KAHULUI - A Waihee man who fishes with a pole and line charged that when people use lay nets to catch fish, "you are disturbing nature's natural cycle."
During a public meeting Tuesday on proposed rules on use of gill nets, John Barclay said when fish are caught by pole, it means the fish are "ready to be harvested." He supported the proposals that would make it unlawful to use lay nets overnight.
But others participating in the meeting held at Lihikai School questioned whether the state could enforce any new rules or objected that lay nets are not the cause of the problems facing the reef fish resources in Hawaii.
Barclay said recreational fishermen should be able to catch what they need without using a net at night.
"You can catch all that (night) fish with hook and line," he said.
Net users said Hawaii's reef fish are more severely impacted by the introduction of ta'ape, or blue-lined snapper, a prolific species introduced in 1958 that has spread across Hawaii's waters but has not proven to be a commercially popular fish.
Alvin Boteilho, a Wailuku net fisherman, said the ta'ape are the reason for the decline in other Hawaiian reef fish species.
"The nets are a small problem. That fish ate all the babies of the other fish," Boteilho said.
About the ta'ape he added, "Who like eat that fish?"
Darrell Aquino, a diver and net fisherman from Keanae, said he believes the ta'ape are attacking popular reef fish such as menpachi and aweoweo, resulting in a decline in those species in the East Maui reefs where he dives.
"The nets are not killing our reef fish," he said.
Ken Sadang, a Lahaina recreational fisherman, objected to a provision that would allow lay nets only during daylight hours. Nets should be allowed at night because "some fish travel at night, some in the day," he said. He also objected to allowing a net to be used only once every 24 hours, with a four-hour limit on how long a net can be left in the water. He said it would be like requiring a hunter to use a gun for only four hours and then having to get a new gun to continue hunting.
"A hunter with more than one gun isn't going to go and come back, or bring another gun to still hunt," he said.
Similar objections were raised at a meeting held on Molokai earlier this month.
Billy Kalipi and Kanoho Helm, two Molokai subsistence fishermen, said each island should have its own task force to develop its own rules on fishing. Every island is different, Kalipi said.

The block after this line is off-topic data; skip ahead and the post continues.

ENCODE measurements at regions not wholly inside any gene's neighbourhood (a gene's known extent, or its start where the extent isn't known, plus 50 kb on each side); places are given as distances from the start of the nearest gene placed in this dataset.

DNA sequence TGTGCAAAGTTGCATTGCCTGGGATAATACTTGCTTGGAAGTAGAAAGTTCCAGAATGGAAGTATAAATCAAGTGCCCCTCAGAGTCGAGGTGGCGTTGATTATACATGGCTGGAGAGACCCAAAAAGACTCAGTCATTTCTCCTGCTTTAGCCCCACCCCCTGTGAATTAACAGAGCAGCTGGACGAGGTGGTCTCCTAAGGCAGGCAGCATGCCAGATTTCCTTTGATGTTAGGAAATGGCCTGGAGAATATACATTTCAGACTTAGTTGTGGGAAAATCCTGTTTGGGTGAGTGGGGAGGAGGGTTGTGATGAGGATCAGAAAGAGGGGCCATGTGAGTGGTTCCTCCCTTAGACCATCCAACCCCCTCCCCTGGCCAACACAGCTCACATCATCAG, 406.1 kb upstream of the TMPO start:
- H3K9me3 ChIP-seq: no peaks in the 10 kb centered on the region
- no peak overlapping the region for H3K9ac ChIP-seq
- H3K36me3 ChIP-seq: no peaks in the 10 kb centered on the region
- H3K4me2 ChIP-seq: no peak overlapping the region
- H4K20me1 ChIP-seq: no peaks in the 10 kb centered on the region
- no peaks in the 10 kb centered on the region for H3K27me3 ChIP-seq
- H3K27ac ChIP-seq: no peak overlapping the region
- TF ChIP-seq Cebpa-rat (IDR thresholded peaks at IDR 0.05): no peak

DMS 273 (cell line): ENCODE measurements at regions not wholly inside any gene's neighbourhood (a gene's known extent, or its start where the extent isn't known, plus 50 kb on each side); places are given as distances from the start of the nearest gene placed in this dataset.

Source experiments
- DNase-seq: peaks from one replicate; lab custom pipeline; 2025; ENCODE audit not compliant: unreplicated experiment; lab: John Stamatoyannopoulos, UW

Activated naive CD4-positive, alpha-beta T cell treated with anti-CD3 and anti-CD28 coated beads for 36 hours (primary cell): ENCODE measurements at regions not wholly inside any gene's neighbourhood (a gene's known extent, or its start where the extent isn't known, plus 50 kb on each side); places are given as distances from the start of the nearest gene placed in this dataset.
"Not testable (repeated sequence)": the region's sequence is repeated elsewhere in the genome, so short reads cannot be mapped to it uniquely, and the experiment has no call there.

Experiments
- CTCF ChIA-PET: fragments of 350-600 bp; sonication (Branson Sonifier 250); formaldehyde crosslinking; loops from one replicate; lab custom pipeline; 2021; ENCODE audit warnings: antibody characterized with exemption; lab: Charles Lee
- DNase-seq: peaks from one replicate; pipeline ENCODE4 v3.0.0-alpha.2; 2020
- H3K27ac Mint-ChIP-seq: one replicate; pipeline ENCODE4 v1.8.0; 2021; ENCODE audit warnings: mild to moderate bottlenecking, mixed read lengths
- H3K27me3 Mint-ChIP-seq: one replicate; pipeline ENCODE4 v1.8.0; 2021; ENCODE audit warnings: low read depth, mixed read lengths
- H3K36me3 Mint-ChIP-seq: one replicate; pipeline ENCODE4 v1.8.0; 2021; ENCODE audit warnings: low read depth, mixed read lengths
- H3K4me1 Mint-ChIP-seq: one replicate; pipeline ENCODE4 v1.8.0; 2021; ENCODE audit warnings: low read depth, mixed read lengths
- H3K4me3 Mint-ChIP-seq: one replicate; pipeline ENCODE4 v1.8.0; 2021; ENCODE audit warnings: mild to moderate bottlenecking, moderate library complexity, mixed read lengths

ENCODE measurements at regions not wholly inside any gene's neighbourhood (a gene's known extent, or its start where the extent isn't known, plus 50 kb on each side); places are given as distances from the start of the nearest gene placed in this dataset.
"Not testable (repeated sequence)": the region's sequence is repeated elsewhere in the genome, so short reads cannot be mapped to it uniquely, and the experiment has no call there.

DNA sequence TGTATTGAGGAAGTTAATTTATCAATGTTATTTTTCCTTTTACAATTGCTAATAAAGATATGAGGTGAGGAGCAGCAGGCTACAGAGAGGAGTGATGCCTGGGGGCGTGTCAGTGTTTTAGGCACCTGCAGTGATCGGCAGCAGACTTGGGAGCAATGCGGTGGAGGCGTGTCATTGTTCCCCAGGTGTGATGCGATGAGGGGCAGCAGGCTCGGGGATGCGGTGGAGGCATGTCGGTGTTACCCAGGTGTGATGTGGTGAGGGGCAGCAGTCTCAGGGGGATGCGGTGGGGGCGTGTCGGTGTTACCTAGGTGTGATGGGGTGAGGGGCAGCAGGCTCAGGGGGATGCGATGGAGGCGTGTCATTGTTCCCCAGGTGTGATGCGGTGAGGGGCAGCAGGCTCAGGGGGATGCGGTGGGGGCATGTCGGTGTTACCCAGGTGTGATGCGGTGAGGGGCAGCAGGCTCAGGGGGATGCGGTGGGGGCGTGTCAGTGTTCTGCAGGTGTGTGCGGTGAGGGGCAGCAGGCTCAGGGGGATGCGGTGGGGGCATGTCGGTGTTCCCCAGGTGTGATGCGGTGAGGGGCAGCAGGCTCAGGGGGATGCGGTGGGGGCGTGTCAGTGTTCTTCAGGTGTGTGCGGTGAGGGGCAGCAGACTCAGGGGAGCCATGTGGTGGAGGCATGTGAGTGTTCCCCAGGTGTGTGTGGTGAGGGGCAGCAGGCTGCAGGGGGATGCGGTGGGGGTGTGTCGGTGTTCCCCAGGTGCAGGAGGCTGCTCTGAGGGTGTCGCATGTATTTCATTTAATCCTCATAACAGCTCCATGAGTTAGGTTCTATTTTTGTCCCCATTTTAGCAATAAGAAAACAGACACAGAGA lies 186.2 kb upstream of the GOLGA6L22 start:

"I think there should be laws, but I think for every island they should make their own laws," Helm said. "It's the fishermen and the community that are going to watch each other."
Kalipi said that some of the proposed restrictions will put a burden on subsistence fishermen who depend on the fish they catch not only to feed their families but to supplement their incomes.
"I tell you, I get some fishermen, they fish and they sell. They sell because they no more job," he said.
"That's part of this subsistence, because they are too old. They got to lay net nighttime. They check the net at night so the fish no 'pilau' Ö no spoil," he said.
He objected to allowing nets only during the day.
"Daytime people going run over our net. I just no like the idea," he said.
A Maui net user, Mitchell Pauole Lani, who said he has been fishing with lay nets for more than 50 years, said he was dismayed that few net fishermen participated in the meeting Tuesday night.
"I'm a little upset," he said.
Earlier this year, Lani participated in a meeting on rules establishing new size limits for some of the most popular reef fish, where lay-net fishing was blamed for killing undersized fish and damaging the reefs.
Now, he said, he feared a complete ban on use of gill nets.
Hawaiian cultural specialist Charles Kauluwehe Maxwell questioned whether the state can enforce its own rules.
"The intent is good," he said, but "the state is broke. They can't enforce the rules on the books."
"How practical are these restrictions?" he said. "Why are you making one more group of regulations and can't enforce it?"
State aquatics biologist Alton Miyasaka said the proposals are based on recommendations from the state Gill Net Task Force and comments from the public. The proposals also are intended to deal with concerns of the Division of Conservation Resources Enforcement that will "better allow them to enforce the laws," he said.
Provisions that would ease enforcement include proposals that nets be marked with visible floaters, that nets be registered with the state and that a net that has been used cannot be returned to the water for 24 hours.
Still, Miyasaka said the proposals for now are "discussion points."
"We haven't made up our mind on any of these things," he told his Maui audience Tuesday night.
Now is the time for those who fish to recommend changes where they see problems that will affect recreational or commercial net users, he said. He said he did not expect the proposed revisions to go to the Board of Land & Natural Resources for action for another year.
He reported that there was no public testimony at a meeting held on Lanai, but on Molokai, more than 75 residents attended the meeting on Sept. 10. The Molokai audience was "not too supportive," he said.
"They felt more like, most of them were subsistence net fisherman, they didn't feel there is a need to regulate gill nets more now," he said.
Some asked that the state remove existing restrictions while others said there were plenty of fish for them, so there is no problem.
Comments on the proposed rules can be sent to the Division of Aquatics Resources until Oct. 23 at 1151 Punchbowl St., Room 330, Honolulu 96813. Comments may also be e-mailed to email@example.com or sent by fax to (808) 587-0115.
To receive a summary of the proposed changes, call the Division of Aquatic Resources offices at 243-5294 on Maui, 567-6696 on Molokai or (808) 587-0010.
The proposed changes may also be viewed online at www.state.hi.us/dlnr/dar.